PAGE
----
We got up and hunted with Harry on the gun the next morning, which was only fair as Harry had helped look for my bull the evening before. Once the sun was up in the morning sky and having seen nothing for Harry to try for, we went back over the river to continue looking for my bull. With the added assistance of another guide, four of us spent a number of hours crashing and tripping through the willows where we found numerous beds and even a wallow…….but absolutely no blood and no hair and no bull. Absolutely no evidence that I had hit the bull at all except for Quinton saying he saw blood on the bull before it disappeared into the willows. They came up with all kinds of theories as to how I had hit the bull but left no evidence. All I know is, if in fact Quinton saw blood on the side of that animal in only the one or two seconds from the time I fired until it disappeared into the willows, then it had to be bleeding pretty profusely which should have left some kind of a blood trail! At this point it doesn’t matter because I was told that I could continue hunting–but only for that bull that Quinton said I hit. On top of that I found out the day that the four of us looked for my bull that a hundred and fifty to two hundred yards from where he stood when I fired was a fence and on the other side was private property, on both sides of the river. So if in fact I had hit the bull and he were to make it over that fence, I couldn’t hunt him anyway.

By this time I was so upset and angry that I could not continue to stay there. Besides, by leaving I hoped it would give Harry a better chance to find a good bull. That was fair in my mind as Harry had spent as much time as the rest of us looking for my bull and didn’t complain for a second. As an FYI, Harry complained to me that he was told more than once that there would be no more than four-possibly five hunters in camp and we had nine. In the time since the hunt I have calculated that with the price of the hunt, all the gear I bought after 20 plus years of not hunting, gas there and back, motels and meals, that one call by my guide saying he saw blood was worth about $8,500.00. I have seen hunting programs on TV where a shot is taken and blood is clearly drawn and a blood trail leads to no animal, by virtue of a video camera, they later believe to have found that animal walking around (at least they think it is the same animal) and the hunt continues–and not necessarily for that same animal.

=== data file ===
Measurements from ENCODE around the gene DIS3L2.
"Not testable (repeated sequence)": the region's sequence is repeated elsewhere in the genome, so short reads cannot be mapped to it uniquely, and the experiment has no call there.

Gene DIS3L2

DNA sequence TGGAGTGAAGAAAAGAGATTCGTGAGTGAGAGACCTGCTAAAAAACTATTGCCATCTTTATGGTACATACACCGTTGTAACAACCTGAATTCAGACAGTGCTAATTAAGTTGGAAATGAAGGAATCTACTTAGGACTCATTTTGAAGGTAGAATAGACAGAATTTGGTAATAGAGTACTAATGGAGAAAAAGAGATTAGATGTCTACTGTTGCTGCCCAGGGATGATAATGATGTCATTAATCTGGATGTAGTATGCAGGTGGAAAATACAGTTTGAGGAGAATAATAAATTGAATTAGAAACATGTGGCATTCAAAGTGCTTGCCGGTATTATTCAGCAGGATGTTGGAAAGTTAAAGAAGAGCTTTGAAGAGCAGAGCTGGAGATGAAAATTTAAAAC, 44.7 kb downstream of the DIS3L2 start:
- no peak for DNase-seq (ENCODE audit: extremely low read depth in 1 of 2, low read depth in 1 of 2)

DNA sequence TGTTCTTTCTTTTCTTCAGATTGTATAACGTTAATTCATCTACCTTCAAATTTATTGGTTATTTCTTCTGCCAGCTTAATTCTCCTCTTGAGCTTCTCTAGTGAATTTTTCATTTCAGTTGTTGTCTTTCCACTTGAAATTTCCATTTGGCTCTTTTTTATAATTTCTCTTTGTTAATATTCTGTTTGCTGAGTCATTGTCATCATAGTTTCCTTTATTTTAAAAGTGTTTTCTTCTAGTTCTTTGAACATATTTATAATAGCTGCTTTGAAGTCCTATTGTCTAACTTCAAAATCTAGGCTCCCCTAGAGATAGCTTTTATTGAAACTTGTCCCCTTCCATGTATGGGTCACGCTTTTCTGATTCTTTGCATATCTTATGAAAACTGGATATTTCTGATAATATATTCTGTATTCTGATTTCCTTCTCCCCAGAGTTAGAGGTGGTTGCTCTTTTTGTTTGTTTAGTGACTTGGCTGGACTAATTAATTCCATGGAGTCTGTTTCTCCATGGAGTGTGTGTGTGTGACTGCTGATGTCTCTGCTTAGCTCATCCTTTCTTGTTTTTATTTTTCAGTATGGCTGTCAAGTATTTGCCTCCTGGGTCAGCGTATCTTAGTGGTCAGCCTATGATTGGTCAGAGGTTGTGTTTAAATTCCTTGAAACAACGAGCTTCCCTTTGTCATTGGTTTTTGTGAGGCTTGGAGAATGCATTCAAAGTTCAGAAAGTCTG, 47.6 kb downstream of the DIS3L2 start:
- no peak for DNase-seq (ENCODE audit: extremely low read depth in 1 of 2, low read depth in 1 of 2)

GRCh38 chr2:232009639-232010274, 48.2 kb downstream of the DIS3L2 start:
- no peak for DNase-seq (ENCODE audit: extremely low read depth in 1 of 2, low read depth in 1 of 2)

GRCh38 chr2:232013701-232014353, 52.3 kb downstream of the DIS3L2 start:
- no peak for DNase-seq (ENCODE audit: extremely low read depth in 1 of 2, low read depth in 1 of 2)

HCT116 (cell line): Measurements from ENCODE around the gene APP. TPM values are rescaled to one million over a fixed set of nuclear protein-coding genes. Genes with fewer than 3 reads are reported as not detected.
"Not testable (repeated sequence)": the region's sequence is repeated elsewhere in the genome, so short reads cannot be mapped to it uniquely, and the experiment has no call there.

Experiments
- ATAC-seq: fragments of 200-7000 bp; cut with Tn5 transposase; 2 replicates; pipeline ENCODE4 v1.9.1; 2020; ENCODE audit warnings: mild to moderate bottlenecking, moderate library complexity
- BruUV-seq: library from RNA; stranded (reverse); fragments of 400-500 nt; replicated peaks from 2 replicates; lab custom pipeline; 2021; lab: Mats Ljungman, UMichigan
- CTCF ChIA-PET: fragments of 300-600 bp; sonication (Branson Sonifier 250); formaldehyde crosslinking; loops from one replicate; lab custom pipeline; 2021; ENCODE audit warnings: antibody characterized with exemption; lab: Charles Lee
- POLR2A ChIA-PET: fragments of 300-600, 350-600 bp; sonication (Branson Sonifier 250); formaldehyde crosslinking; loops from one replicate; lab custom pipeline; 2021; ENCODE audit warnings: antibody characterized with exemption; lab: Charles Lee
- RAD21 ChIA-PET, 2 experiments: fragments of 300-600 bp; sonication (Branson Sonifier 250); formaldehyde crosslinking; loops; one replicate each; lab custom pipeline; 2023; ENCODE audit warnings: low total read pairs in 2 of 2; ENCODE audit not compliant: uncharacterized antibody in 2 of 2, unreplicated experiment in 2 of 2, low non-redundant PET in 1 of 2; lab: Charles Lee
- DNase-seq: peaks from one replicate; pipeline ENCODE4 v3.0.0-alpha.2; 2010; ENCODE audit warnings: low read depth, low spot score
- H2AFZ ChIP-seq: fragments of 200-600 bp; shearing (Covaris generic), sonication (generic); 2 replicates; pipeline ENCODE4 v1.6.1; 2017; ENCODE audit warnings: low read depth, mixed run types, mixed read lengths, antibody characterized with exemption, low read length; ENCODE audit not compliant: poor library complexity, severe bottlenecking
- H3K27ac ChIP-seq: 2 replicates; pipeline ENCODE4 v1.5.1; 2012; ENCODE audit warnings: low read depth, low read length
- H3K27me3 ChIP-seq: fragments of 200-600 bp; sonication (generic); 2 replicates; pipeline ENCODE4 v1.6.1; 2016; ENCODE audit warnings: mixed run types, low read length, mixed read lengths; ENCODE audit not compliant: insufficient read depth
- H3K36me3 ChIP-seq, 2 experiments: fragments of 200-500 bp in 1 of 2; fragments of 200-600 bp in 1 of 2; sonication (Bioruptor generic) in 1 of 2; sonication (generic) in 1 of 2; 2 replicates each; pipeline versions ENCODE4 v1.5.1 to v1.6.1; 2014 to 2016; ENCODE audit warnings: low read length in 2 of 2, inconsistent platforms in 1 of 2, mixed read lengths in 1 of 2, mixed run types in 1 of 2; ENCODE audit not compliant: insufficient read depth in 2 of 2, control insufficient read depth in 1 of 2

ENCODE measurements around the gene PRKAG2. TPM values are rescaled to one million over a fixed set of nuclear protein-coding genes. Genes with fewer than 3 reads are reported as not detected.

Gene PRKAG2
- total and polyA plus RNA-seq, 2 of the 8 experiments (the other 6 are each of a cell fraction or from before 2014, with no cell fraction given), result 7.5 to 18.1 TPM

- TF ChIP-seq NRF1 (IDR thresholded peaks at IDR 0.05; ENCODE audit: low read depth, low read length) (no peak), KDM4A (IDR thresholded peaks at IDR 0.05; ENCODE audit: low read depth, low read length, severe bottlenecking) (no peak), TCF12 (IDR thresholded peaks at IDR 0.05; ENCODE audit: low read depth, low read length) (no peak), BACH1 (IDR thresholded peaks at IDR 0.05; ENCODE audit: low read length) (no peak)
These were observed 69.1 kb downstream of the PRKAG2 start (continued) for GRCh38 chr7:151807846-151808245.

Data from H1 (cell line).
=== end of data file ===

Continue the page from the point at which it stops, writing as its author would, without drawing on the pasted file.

Will I ever do this again? No. I will never put my hunt in anyone else’s hands but my own. I am still angry—not because I didn’t bring home a bull elk, I know no hunt is a guaranteed animal, but because of one person’s statement but no evidence ended my hunt three days before it should have ended. Any way you slice it, this was not a well organized or equipped hunt. People could have been injured or drowned crossing the river in that goofy boat and canoe paddle set-up–no one was wearing life jackets and even if you had survived possibly being sucked under a cut-bank and overgrown willows in the dark, hypothermia was certainly a real possibility. I am not a young man at 65 and Harry was older than me by three or four years, and what elk we did see seemed to be around the river bottom. Never again!

  • Overall, my trip was not so great. Get a better boat with oars in oar locks and life jackets for those times when the guides have to ferry hunters across the river to look for bulls—whether hit or not. Have a better range to check rifles for sight-in. There is no table or platform to set up on. Shooting off of sticks is fine if the rifle is already online but if there should be a scope problem you could go through a lot of ammo trying to sight in off of shooting sticks.
  • My outfitter’s communication before, during and after the trip was terrible.
  • My guide was fair.
  • Physically, the trip was difficult.
  • The food and accommodations were fair.
  • My consultant’s communication before, during and after the trip was good.
  • My consultant was good enough.
  • Would you book another trip with us in the future? No. As I said earlier, I only talked to the outfitter once when he called me from somewhere on the rodeo circuit, and that was about four months before the hunt and I had to contact my consultant, who contacted him to get that call. I was never able to make contact with anyone else except for just before the hunt, his wife emailed me at my motel in Meeker to let me know who would meet me in Meeker and where. That is the only contact I had with the outfitter.